Wiki's are great at providing a structured location for threaded discussions. They are also very good for providing a place for students to showcase work, such as a research topic, a video, or an image.
You can see what some of the teachers at my school are doing with Wikis here
I agree with you. They are not my personal favorite either.
I have been working with and teaching technology skills with students for 15+ years. Once the Internet became the "in thing", I immediately noticed that the students perceived that the information they found on the Internet was the "gospel". That is why I have a major concern about Wiki's. You, me, and any "Joe Shmoe" can create and/or write a wiki and declare that the information that they are presenting is the truth. In fact, when I have my high school students do research, they are not allowed to use a wiki as a resource.
So it is an informational webpage about your class, that they students can post information on and use it as a reference when needing an answer to a question, In a sense. Like a class syllabus and replacing email with the wiki for communitcation. I think i am most uneasy that people can upload pretty much anything on to the wiki. I would feel that I need to check it every 5 seconds to filter what is coming into the wiki to make sure it is not false information. Does that happen?
I have fallen into using wikispaces extensively in my work. I use one wikispace, established three or four years ago as a class conduit to the web. I have gradually incorporated curriculum links and activity links to the pages. I embed applications into them all the time. I just embedded Ustream so my students can view broadcasts and chat about the. In the past few years I have had my students create their own wiki pages and use them to organize their learning in collaborative teams. This fall I began digital portfolios with my class to facilitate their student led conferencing.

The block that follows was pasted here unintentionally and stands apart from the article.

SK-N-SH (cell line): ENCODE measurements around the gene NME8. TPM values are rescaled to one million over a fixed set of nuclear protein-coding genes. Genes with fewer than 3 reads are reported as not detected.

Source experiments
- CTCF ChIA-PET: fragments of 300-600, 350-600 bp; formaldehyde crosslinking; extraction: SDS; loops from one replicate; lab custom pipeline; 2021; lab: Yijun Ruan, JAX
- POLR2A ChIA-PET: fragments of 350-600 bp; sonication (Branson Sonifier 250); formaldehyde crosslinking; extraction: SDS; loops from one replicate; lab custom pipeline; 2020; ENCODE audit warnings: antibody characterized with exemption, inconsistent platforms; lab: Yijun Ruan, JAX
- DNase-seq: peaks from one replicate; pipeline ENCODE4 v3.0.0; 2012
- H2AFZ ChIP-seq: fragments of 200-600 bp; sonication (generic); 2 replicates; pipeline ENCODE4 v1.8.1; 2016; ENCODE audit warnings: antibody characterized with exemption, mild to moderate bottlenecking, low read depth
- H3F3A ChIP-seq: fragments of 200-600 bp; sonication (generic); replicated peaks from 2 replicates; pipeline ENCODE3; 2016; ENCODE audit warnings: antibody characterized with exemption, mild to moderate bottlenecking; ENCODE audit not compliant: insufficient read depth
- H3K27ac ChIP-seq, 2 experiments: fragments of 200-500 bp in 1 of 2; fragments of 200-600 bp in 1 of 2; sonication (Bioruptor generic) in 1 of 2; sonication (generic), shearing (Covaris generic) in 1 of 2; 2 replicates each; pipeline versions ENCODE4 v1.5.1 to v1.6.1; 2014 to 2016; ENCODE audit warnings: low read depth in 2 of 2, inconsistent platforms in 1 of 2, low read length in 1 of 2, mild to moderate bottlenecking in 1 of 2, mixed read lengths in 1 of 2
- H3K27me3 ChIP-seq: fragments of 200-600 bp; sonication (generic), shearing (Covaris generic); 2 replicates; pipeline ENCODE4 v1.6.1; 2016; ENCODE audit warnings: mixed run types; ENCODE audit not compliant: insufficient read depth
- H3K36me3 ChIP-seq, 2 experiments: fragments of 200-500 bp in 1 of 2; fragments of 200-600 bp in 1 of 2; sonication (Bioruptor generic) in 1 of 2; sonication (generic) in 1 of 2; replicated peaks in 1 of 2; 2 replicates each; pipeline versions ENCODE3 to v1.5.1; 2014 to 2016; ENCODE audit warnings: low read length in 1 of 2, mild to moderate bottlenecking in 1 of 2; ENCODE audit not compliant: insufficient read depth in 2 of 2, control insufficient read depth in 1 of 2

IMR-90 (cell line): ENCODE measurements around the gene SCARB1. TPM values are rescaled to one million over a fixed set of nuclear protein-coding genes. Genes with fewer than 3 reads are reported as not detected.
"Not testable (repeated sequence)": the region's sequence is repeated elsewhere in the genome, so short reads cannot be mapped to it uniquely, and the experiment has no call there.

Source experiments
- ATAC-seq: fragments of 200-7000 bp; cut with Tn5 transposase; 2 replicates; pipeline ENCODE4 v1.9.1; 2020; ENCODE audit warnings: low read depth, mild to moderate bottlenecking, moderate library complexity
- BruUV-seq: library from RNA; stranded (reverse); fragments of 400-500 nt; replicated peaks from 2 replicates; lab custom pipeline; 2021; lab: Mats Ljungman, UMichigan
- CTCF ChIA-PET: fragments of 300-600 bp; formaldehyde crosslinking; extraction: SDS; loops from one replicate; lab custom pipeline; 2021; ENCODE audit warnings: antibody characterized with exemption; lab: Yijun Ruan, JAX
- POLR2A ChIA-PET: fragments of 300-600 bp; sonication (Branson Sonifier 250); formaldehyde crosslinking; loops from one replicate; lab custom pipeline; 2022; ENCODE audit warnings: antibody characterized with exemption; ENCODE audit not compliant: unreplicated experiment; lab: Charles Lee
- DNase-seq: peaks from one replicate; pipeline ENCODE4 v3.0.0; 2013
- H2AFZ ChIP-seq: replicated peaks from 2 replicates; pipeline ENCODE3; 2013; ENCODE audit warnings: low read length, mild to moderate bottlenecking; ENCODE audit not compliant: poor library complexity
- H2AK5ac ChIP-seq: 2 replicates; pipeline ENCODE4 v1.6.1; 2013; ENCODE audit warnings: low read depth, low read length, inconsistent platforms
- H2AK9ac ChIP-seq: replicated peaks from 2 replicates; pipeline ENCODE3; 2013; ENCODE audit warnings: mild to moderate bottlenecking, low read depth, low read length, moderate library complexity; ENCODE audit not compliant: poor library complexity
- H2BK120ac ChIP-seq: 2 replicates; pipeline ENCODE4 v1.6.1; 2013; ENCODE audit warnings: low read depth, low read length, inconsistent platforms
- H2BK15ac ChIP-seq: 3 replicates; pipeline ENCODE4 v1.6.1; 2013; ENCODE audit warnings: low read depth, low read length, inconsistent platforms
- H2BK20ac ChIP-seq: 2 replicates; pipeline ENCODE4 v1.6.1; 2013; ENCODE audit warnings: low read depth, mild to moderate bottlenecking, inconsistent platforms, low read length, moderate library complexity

On sources like wikipedia; I do not share the common concern with the reliability of information found there. I am actually blown away by the quality and quantity of information compiled. What a democratic endeavor. We all know better than to trust one source for information and we are responsible for passing that healthy skepticism on to our students. I am more concerned about the reliability of my twenty-year-old curriculum approved textbooks and atlases or the six-year-old set of World Book encyclopedias in our school library (let alone the aging reference books on the shelves). I still use an atlas that does not show the boundary division between Nunavut and the Northwest Territories. If that is not in the atlas, what should I think about the population, industrial and climate data the students are supposed to use?
Speaking of Wiki's, is anyone who knows how to use them, or just a tech savvy teacher, interested in presenting or attending our upcoming Ohio Free-Tech 2010 Conference? I extend this opportunity to you, your colleagues, and graduate students to share research findings regarding technologies in the classroom, 21st century pedagogical approaches, 24/7 learning environments and communication skills that effectively engage digital natives.
Following the conference(s), SmartEd Services will be happy to make your research available via www.teachsmart.org and other social media networks.
Though we are a technology reseller, our mission is to create understanding, not simply to sell “stuff.” This conference offers teachers and administrators the opportunity to come together and explore these integrated technologies and methodologies.
Recognizing the fiscal constraints facing Ohio’s schools, and with the knowledge that training budgets have been cut, we have taken it upon ourselves to bring professional development to these educators. Conferences will be held in January and February at locations in Cincinnati, Cleveland, Columbus and Toledo. They are offered at no charge to the attendees. Also, please know that we will not use this as a platform for sales.
Our goal is for attendees to walk away with a better understanding of their students’ needs and how proper technology integration addresses those needs through a range of disciplines and learning styles.